I tried researching how to locate the first instance of a word online, but that brought results about how to check a website for its publication date. I decided to click the first Google result for the word seatherny, and see when that was published.
Turns out, a California-based writer named Gregory Venvonis created something called the Vowlenu Lexicon, where he shares words he’s invented as a self-published paranormal romance writer.
From there, it looks like a ton of Facebook pages that share inspo quotes with gauzy New Age-y images picked up this word and shared it as if it were real. Which, at this point, it kind of is? I wonder what a lexicographer would think. Perhaps I should ask one and report back.
While mired in this search, I found a related phrase in a post on Big Think called Gökotta: How to Experience Nature the Swedish Way:
Gökotta is a Swedish concept that involves waking up early to experience the stillness of the morning and appreciate the beauty of nature, particularly birdsong.
This time I googled the word and it seems that it’s probably real, according to a word of the day feature in a site called The Local Sweden. However, elsewhere online there’s that same assortment of soothing images paired with this word along with a smattering of similar articles published on sites that seem credible on the surface with the usual whiff of click bait. So THEN I started looking at Swedish-to-English translations of Gökotta and there seems to be something credible there. Google Translate says otta means eight in English, but also there was this bit:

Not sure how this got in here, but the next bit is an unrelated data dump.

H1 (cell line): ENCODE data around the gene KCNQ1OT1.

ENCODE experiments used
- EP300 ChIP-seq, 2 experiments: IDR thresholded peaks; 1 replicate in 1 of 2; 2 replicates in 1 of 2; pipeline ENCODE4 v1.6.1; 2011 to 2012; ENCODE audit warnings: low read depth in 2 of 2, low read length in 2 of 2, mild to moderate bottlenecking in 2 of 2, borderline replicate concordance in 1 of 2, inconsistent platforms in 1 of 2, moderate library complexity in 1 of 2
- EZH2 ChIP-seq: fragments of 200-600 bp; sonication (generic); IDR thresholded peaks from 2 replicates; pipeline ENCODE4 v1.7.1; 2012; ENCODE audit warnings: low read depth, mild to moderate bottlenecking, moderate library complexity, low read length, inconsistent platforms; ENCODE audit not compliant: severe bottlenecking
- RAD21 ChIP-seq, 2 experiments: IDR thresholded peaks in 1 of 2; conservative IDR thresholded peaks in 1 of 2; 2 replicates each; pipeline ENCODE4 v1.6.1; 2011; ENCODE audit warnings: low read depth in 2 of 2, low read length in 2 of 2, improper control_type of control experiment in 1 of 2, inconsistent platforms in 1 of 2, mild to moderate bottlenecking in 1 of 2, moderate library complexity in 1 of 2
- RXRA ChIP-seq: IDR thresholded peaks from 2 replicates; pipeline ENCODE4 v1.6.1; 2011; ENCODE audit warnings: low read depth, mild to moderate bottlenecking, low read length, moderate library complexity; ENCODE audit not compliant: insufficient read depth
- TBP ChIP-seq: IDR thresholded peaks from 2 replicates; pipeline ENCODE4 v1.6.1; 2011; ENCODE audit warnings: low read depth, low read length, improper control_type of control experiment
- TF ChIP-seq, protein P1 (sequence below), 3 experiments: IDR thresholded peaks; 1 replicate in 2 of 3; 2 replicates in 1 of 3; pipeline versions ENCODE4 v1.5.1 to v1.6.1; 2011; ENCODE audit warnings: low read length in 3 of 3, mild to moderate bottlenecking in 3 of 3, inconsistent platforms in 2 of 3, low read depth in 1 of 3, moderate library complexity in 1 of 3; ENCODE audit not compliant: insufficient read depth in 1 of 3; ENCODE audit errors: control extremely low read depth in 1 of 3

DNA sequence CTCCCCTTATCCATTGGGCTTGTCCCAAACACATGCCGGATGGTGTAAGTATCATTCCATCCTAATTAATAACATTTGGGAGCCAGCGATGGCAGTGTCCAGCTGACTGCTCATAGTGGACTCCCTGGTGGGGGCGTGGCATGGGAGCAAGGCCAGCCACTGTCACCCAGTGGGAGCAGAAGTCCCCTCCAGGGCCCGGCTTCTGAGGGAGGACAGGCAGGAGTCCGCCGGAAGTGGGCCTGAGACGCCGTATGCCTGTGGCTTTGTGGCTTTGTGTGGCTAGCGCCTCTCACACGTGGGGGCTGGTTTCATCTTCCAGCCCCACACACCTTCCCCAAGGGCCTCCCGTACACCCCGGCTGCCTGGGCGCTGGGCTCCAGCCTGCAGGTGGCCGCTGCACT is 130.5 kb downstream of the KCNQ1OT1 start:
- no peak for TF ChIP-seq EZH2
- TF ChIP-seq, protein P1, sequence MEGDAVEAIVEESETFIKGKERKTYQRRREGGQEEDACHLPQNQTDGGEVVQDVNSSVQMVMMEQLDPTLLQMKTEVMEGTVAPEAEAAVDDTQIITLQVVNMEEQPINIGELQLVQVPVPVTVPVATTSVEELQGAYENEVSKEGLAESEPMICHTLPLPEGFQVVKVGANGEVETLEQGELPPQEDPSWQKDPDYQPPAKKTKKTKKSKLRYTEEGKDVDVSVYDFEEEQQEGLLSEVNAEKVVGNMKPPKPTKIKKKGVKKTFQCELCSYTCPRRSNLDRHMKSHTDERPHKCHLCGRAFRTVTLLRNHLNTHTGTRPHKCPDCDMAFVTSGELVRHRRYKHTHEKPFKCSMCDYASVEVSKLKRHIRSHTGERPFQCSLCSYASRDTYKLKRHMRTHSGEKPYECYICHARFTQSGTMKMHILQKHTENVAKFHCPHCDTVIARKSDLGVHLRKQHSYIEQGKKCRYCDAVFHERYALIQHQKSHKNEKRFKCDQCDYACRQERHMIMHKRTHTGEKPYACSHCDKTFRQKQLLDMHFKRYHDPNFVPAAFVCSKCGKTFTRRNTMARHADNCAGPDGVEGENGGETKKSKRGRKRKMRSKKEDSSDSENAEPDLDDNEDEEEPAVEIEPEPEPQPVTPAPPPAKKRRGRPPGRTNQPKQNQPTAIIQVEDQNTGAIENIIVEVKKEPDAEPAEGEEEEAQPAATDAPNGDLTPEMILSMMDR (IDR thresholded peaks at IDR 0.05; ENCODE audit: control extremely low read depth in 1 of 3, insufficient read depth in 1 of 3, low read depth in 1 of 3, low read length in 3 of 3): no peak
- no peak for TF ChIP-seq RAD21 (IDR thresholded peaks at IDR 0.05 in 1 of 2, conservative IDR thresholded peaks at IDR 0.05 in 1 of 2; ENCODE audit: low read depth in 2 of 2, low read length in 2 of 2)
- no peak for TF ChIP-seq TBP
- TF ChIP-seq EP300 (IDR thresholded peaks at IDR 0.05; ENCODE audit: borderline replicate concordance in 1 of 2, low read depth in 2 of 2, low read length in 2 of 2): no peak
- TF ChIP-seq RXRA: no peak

On the occasion of Trinity Night, numerous morning walkers were out to celebrate "gökotta" in Hagaparken. SD(L) 1901, no. 251, p. 2.
Google Translate says gök means cuckoo in Swedish. So the modern interpretation of enjoying birdsong in the morning might make sense.
There are a couple of reasons I shared how I learned about these words. First of all, this is literally what I do for fun 🤓 and maybe you’re into it, too. Second, social media is made for quick glances and fast sharing without thinking. And that’s how misinformation and disinformation spread so easily. Taking the time to click through and completely read an article or vet a source is often time well spent—but you have to actively fight the algorithms to do so.
Bonus: The Strange Maps series at Big Think is pretty great, btw.
5. Assholes with casseroles
This is the latest nickname for extremist hate group Moms for Liberty that I’ve seen circulating.
Alternative nicknames I’ve seen out there include Klanned Karenhood and Twatzis.
I find all of these funny! And also problematic! As in, “let’s not minimize the Holocaust even more than we already are” problematic.
Also, I’m not really down with misogyny or mocking the valuable unpaid work that mothers do, which is usually where this sort of social commentary goes.
For example, I have always hated the phrase “soccer mom,” because it’s dismissive of what it means to be a parent, particularly a mom. Have you ever sat on the sidelines of a soccer match at 8 a.m. on a cold, windy weekend day while a bunch of four-year-olds run in the wrong direction or lie down on the field for most of the game? The ultimate sacrifice!